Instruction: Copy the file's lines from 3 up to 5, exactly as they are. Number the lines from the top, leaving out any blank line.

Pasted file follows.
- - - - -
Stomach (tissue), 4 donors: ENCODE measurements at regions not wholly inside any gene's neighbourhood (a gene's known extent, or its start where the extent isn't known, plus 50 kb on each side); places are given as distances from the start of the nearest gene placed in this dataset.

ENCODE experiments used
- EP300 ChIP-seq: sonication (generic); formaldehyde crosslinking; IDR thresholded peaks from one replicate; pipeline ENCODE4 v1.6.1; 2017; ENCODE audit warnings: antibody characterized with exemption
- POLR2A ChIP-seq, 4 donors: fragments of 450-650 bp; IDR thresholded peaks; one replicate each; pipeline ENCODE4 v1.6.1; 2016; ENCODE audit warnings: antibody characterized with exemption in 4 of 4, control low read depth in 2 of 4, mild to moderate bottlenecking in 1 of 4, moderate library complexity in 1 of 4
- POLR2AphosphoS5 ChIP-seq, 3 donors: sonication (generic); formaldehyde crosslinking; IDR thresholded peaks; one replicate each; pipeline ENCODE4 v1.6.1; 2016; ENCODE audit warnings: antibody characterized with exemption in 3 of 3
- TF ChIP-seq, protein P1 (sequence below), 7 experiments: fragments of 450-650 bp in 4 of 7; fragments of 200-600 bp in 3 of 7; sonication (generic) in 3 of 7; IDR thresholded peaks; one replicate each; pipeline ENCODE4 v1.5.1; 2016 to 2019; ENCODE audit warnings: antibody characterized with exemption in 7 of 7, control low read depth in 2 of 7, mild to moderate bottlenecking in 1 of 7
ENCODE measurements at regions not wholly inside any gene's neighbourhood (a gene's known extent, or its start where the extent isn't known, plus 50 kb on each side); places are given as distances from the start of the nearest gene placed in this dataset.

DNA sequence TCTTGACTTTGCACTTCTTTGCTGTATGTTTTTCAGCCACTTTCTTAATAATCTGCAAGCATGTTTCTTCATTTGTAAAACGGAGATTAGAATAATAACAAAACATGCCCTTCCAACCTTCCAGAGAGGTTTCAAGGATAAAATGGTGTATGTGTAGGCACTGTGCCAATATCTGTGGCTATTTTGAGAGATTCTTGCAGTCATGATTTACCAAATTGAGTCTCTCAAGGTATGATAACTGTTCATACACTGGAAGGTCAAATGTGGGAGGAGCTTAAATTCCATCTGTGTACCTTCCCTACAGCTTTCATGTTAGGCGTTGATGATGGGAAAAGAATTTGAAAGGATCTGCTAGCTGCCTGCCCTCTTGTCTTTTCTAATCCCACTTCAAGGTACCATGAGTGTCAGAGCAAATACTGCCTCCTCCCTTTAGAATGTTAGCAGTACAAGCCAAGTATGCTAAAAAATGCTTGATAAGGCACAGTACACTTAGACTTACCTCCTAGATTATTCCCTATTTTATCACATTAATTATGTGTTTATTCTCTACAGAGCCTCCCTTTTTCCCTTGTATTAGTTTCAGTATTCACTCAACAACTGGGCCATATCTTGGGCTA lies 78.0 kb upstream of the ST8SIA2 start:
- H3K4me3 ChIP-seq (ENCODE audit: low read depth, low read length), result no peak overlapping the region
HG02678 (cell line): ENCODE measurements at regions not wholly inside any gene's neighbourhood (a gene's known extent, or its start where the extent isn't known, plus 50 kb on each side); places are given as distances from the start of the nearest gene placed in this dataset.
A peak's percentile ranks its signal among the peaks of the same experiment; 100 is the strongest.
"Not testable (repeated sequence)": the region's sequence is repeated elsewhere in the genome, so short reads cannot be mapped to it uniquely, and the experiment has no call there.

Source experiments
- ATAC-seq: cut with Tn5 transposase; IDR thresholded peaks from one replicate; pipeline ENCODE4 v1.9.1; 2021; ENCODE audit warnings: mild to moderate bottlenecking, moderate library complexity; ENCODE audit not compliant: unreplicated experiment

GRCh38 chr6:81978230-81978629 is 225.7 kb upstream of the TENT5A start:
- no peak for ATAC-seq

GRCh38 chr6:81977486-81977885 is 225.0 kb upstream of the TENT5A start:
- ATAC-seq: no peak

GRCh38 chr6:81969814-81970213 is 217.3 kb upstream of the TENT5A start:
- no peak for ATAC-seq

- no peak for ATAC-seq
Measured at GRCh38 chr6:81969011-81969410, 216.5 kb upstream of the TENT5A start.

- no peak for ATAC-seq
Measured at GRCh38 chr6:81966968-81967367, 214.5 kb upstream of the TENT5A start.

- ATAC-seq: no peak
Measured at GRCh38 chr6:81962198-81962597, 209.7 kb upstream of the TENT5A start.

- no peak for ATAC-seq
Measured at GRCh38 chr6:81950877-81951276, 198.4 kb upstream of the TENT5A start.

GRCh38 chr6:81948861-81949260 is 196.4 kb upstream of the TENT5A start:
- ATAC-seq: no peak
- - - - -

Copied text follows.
- EP300 ChIP-seq: sonication (generic); formaldehyde crosslinking; IDR thresholded peaks from one replicate; pipeline ENCODE4 v1.6.1; 2017; ENCODE audit warnings: antibody characterized with exemption
- POLR2A ChIP-seq, 4 donors: fragments of 450-650 bp; IDR thresholded peaks; one replicate each; pipeline ENCODE4 v1.6.1; 2016; ENCODE audit warnings: antibody characterized with exemption in 4 of 4, control low read depth in 2 of 4, mild to moderate bottlenecking in 1 of 4, moderate library complexity in 1 of 4
- POLR2AphosphoS5 ChIP-seq, 3 donors: sonication (generic); formaldehyde crosslinking; IDR thresholded peaks; one replicate each; pipeline ENCODE4 v1.6.1; 2016; ENCODE audit warnings: antibody characterized with exemption in 3 of 3